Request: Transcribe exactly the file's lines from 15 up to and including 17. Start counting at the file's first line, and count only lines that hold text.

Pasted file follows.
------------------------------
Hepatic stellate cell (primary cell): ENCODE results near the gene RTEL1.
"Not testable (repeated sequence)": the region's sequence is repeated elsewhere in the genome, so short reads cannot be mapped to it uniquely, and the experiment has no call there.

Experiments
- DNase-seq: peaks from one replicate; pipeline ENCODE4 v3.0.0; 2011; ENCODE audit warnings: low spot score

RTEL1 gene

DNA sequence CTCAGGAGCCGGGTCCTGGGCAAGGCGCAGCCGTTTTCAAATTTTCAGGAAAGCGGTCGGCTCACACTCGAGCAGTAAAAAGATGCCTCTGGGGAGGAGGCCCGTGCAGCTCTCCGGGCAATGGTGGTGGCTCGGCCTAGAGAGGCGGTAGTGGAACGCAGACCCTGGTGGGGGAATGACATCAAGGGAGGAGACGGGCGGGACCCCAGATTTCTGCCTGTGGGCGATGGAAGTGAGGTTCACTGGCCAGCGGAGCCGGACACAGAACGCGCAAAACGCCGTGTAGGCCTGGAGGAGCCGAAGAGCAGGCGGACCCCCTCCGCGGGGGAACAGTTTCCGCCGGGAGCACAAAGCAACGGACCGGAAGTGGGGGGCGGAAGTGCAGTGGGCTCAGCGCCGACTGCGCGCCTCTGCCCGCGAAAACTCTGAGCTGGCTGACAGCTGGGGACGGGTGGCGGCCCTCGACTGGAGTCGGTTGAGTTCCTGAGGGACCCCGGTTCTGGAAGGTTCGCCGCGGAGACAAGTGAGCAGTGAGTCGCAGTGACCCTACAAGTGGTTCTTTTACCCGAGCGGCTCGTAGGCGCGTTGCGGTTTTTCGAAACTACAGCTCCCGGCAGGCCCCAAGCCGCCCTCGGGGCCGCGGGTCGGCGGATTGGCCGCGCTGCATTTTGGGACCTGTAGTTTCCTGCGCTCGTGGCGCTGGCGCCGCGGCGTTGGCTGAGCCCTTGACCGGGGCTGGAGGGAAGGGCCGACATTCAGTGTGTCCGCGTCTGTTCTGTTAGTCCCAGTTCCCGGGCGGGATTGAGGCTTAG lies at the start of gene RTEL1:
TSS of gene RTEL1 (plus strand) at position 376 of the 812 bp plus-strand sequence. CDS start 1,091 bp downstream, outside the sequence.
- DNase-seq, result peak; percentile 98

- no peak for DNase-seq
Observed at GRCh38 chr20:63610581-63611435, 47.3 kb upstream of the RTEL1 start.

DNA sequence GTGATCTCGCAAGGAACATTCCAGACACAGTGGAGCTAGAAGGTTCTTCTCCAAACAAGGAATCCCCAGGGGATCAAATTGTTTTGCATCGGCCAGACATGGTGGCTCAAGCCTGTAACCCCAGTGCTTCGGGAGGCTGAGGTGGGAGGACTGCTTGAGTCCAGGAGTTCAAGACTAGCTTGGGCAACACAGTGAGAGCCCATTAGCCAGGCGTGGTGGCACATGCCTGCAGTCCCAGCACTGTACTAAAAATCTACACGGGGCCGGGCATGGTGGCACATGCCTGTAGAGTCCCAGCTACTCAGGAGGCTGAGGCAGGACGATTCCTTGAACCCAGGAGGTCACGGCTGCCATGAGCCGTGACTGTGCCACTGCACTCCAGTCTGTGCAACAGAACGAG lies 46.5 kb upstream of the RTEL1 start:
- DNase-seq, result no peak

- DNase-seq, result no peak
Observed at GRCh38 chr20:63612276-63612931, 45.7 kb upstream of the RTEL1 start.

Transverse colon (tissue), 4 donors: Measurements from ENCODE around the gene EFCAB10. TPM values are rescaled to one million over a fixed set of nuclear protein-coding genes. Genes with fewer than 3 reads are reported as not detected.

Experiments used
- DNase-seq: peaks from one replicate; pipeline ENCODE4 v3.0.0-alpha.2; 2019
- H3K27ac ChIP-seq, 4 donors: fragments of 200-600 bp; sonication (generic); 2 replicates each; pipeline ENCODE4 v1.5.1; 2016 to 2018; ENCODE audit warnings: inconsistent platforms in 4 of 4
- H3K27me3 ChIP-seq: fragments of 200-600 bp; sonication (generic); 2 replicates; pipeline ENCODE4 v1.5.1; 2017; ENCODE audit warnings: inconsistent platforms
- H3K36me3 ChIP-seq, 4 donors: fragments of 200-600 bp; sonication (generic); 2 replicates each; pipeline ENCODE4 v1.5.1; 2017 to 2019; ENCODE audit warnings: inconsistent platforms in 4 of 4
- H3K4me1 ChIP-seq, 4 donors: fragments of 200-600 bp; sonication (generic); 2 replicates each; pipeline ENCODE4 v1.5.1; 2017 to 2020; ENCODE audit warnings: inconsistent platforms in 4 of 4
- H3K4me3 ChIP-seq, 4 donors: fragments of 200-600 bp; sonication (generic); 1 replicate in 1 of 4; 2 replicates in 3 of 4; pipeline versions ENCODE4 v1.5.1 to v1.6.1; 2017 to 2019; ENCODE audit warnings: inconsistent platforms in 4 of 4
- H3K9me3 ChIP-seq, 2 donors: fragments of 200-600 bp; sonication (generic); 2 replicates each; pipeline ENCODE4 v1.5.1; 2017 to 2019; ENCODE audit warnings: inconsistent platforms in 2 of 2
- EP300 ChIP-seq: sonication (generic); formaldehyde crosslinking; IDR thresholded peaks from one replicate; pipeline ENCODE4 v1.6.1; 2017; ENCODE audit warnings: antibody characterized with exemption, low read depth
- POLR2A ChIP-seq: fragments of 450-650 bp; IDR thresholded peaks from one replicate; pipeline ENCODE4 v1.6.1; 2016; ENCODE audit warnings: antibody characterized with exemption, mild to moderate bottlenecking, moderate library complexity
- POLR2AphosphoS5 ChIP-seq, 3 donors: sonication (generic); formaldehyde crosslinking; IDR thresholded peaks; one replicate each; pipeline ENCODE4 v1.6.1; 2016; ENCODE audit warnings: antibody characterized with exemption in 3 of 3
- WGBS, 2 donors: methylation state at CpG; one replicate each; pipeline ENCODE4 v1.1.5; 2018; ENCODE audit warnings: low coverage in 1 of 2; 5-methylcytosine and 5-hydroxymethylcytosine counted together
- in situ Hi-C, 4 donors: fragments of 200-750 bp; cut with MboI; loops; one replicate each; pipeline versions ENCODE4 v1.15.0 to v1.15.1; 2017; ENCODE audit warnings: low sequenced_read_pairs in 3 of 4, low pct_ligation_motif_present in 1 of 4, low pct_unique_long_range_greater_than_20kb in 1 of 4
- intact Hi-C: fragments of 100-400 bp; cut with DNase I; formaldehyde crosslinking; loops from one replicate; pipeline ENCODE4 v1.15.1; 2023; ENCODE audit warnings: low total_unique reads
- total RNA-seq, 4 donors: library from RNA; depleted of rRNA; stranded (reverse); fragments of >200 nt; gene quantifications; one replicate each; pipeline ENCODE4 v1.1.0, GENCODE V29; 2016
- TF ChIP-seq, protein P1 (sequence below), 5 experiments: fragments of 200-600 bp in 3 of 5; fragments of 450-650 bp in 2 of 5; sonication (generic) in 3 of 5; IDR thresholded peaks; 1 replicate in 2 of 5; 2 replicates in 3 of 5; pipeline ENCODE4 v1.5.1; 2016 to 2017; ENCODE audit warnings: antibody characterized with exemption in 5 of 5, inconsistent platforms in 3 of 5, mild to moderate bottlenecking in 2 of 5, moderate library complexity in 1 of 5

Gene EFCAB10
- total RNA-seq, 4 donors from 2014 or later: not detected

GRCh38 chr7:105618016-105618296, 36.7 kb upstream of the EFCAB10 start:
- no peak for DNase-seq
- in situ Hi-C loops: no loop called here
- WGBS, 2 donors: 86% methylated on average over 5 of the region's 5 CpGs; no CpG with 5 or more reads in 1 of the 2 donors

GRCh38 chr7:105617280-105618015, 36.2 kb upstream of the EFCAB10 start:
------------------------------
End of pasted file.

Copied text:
Transverse colon (tissue), 4 donors: Measurements from ENCODE around the gene EFCAB10. TPM values are rescaled to one million over a fixed set of nuclear protein-coding genes. Genes with fewer than 3 reads are reported as not detected.

Experiments used
- DNase-seq: peaks from one replicate; pipeline ENCODE4 v3.0.0-alpha.2; 2019